Basal food sources, i.e., submerged leaves and periphyton, and their consumers, i.e., macroinvertebrates and fish were collected from 9 streams in October 2016. All samples were collected along a 20-m reach from each stream. Submerged leaves were picked from water by hand. Periphyton and macroinvertebrates were sampled using a 1.5 m x 1.5 m quadrat. Three replicated samples of periphyton were collected from three quadrats, respectively, and each periphyton sample was collected from five different cobbles by scraping them with brushes. Macroinvertebrates clinging to those cobbles within each quadrat were washed into a white tray, identified to Genus and assigned to FFG (Cummins & Klug, 1979). Macroinvertebrate grazers in the study streams included Ecdyonurus sp., and Baetis sp.; shredders were Nemoura sp., Leuctra sp., Allogamus sp., and Potamophylax sp.; The only filterer collected was Hydropsyche sp.; predators included Rhyacophila sp., Plectrocnemia sp., Perla sp., Perlodes sp., and Isoperla sp.. A separate invertebrate sample was preserved for further taxonomic identification. Fish samples were collected by electrofishing, anesthetized and killed in situ according to the Federal Act on the Protection of Animals, Austria (http://www.ris.bka.gv.at). Total body length (mm) of each collected fish was measured.  Three fish species were collected in the study catchment, including Brown trout (Salmo trutta), Rainbow trout (Oncorhynchus mykiss) and European Bullhead (Cottus gobio). However, only juvenile brown trout were abundant and occurred in most sampling sites, and therefore this species was used for FA analyses. Their body lengths ranged from 55 to 218 mm.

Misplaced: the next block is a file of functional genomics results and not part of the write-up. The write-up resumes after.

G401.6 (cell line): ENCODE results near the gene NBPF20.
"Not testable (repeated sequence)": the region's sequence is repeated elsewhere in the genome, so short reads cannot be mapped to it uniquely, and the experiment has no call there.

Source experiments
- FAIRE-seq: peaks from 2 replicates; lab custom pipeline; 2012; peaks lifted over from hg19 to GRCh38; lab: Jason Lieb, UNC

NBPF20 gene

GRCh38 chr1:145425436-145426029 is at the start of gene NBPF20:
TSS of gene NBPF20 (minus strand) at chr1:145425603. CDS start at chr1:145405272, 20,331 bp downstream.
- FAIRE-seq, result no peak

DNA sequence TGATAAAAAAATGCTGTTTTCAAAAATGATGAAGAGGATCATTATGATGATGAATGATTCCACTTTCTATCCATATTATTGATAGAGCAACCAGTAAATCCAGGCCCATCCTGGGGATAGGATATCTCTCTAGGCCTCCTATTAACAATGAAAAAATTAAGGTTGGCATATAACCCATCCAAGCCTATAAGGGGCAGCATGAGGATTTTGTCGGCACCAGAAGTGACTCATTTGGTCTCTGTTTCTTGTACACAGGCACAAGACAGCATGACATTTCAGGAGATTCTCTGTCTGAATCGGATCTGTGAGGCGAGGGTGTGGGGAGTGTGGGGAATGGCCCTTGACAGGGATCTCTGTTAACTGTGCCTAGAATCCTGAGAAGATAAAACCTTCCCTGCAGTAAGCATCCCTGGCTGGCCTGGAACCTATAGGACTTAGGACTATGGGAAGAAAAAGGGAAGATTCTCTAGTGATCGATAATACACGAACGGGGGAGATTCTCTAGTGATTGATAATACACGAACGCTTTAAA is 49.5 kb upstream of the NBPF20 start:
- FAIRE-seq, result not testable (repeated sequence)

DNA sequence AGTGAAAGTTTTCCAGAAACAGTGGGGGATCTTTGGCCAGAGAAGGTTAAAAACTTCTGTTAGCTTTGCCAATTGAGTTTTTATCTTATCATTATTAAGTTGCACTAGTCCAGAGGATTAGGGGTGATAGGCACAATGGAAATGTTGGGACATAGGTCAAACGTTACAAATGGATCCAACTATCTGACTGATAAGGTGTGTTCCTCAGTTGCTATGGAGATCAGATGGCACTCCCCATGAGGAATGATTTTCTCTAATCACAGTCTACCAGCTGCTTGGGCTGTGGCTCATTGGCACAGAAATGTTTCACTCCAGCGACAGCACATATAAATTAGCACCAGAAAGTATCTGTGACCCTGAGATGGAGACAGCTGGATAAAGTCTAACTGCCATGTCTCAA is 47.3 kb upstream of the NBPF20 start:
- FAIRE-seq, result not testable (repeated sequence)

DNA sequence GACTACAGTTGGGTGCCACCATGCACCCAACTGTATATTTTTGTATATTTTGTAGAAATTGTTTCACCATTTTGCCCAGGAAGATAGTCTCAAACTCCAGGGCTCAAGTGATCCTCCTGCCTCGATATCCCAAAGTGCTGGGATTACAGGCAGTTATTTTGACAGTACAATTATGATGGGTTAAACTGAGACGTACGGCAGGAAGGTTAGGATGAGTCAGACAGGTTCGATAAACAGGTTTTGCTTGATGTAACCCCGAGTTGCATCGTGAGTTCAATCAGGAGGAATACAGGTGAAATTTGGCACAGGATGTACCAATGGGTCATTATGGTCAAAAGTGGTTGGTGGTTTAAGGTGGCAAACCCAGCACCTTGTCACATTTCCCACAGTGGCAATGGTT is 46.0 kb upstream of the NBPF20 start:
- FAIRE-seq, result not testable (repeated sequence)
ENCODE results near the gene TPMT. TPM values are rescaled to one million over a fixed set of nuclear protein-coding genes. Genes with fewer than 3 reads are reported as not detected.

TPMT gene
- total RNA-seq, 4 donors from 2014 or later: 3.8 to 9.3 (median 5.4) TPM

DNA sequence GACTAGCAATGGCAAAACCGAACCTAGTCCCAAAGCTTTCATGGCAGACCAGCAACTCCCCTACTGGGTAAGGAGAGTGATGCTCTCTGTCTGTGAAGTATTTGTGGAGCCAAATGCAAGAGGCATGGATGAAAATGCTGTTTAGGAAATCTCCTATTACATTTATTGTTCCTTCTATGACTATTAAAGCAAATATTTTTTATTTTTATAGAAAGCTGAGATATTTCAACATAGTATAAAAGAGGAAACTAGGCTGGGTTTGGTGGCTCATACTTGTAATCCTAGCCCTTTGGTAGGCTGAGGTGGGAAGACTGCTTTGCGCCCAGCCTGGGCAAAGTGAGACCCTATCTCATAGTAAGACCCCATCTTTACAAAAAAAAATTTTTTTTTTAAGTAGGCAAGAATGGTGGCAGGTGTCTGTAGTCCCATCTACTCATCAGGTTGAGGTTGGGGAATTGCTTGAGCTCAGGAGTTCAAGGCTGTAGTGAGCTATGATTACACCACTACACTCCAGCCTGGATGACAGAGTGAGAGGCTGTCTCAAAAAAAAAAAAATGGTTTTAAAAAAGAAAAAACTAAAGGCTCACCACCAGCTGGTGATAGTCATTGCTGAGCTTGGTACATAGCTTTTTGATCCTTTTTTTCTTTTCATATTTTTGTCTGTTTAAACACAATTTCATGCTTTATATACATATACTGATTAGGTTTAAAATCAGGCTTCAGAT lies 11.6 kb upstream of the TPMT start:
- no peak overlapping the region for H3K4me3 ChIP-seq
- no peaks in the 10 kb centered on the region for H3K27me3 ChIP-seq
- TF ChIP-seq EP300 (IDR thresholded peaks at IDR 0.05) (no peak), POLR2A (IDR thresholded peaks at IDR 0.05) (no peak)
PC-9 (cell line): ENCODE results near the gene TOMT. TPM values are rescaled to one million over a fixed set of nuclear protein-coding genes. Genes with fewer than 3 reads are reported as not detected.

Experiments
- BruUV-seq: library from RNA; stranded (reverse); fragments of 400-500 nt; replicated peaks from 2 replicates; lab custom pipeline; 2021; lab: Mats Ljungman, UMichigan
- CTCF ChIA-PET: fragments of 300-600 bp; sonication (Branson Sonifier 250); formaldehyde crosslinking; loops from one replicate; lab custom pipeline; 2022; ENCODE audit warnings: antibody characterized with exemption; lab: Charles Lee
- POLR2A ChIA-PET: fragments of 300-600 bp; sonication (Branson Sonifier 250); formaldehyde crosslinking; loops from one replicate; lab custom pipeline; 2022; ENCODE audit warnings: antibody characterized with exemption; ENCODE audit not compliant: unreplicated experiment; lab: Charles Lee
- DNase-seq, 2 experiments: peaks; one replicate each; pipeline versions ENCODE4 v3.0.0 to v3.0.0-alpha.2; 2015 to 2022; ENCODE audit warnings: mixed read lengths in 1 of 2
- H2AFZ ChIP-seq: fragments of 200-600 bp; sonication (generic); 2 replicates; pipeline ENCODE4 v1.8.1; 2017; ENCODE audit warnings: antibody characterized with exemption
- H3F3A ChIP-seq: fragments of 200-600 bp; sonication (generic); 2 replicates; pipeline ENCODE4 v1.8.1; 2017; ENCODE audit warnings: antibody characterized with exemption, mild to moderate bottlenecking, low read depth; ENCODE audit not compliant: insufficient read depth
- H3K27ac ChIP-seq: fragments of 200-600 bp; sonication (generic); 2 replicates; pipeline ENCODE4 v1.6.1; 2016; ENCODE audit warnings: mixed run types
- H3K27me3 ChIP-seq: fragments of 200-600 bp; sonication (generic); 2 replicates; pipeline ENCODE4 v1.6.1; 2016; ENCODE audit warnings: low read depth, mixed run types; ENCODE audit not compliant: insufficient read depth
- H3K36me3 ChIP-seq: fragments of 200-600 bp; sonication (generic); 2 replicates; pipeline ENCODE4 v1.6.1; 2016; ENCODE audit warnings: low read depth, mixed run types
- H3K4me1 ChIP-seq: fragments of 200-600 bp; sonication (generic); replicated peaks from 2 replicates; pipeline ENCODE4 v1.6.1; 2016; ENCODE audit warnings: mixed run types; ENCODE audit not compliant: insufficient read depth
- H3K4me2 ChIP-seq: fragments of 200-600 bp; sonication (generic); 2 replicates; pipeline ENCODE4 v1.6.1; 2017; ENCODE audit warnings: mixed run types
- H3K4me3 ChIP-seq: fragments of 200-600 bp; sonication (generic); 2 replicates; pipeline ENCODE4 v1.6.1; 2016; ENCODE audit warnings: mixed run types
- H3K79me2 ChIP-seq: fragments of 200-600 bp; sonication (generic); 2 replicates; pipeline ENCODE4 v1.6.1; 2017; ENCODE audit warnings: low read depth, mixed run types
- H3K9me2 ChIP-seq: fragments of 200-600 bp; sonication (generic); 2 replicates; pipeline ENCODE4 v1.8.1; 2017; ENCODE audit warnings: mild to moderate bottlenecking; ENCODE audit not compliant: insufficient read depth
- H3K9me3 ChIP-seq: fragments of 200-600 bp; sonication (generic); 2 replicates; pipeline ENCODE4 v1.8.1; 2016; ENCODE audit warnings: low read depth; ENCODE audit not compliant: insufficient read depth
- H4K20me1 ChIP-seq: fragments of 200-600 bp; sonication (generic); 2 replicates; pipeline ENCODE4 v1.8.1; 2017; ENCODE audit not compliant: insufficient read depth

All samples were placed in zip-lock plastic bags, stored on ice and kept in the dark in a portable freezer in the field. The dorsal muscle tissue of fish samples was extracted immediately for FA analyses when back in lab. All FA samples were placed in a -80 °C freezer until further processing, and the separate invertebrate sample was preserved in 75% ethanol for invertebrate identification.

All FA samples of fish, macroinvertebrates, periphyton and leaves were freeze-dried (Virtis Genesis Freeze Dryer). After freeze-drying, each sample was homogenized with a glass rod and/ or a food processor. A dry mass of each invertebrate sample (5-7 mg), each fish sample (5-7 mg), each periphyton sample (10 mg) and each leaf sample (50 mg) was used for lipid extraction and FA methylation according to the methods described in Guo et al. (2016). Fatty acid methyl esters (FAME) were analysed using a gas chromatograph (Thermo Trace) equipped with a temperature-programmable injector and an autosampler. FAME were separated by a SupelcoTM SP-2560 column (100 m, 25 mm i.d., 0.2 um film thickness), identified by comparison of their retention times with known standards (37-component FAME mix, Supelco 47885-U; Bacterial Acid Methyl Ester Mix, Supelco 47080-U) and quantified with reference to seven-point calibration curves based on known standard concentrations. FA compositions were expressed as percentage values relative to total FA (FA%).

Funding

Austrian Science Fund, Award: P 28902-B25